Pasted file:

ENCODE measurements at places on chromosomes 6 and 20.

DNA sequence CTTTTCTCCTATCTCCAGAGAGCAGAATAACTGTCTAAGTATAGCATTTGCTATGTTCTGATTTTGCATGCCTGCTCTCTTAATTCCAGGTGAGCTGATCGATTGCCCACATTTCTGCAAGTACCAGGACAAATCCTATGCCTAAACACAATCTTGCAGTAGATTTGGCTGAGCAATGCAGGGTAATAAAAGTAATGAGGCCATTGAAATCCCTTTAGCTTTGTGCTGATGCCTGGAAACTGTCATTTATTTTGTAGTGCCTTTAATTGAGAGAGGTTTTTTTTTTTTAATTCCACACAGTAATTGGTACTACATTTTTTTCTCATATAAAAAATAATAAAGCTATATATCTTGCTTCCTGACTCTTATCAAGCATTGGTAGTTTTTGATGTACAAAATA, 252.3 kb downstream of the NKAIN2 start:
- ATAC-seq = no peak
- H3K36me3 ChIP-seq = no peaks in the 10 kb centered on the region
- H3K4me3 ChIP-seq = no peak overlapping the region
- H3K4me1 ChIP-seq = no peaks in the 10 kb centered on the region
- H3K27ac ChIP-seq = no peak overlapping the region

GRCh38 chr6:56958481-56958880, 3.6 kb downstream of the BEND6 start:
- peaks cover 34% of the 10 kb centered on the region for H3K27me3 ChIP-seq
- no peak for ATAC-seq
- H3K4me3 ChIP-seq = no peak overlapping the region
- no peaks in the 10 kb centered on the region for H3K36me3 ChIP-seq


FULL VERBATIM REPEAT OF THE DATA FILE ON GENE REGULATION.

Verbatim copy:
ENCODE measurements at places on chromosomes 6 and 20.

DNA sequence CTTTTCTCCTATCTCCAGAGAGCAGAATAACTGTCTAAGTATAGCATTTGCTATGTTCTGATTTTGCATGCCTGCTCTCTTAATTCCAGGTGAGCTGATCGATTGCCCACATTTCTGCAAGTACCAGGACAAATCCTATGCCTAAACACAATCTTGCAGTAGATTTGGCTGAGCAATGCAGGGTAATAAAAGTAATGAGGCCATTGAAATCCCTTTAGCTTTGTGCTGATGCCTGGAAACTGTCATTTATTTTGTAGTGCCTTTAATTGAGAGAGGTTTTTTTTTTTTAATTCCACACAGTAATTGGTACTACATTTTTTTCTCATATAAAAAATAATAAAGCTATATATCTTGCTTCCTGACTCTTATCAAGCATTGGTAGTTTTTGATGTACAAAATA, 252.3 kb downstream of the NKAIN2 start:
- ATAC-seq = no peak
- H3K36me3 ChIP-seq = no peaks in the 10 kb centered on the region
- H3K4me3 ChIP-seq = no peak overlapping the region
- H3K4me1 ChIP-seq = no peaks in the 10 kb centered on the region
- H3K27ac ChIP-seq = no peak overlapping the region

GRCh38 chr6:56958481-56958880, 3.6 kb downstream of the BEND6 start:
- peaks cover 34% of the 10 kb centered on the region for H3K27me3 ChIP-seq
- no peak for ATAC-seq
- H3K4me3 ChIP-seq = no peak overlapping the region
- no peaks in the 10 kb centered on the region for H3K36me3 ChIP-seq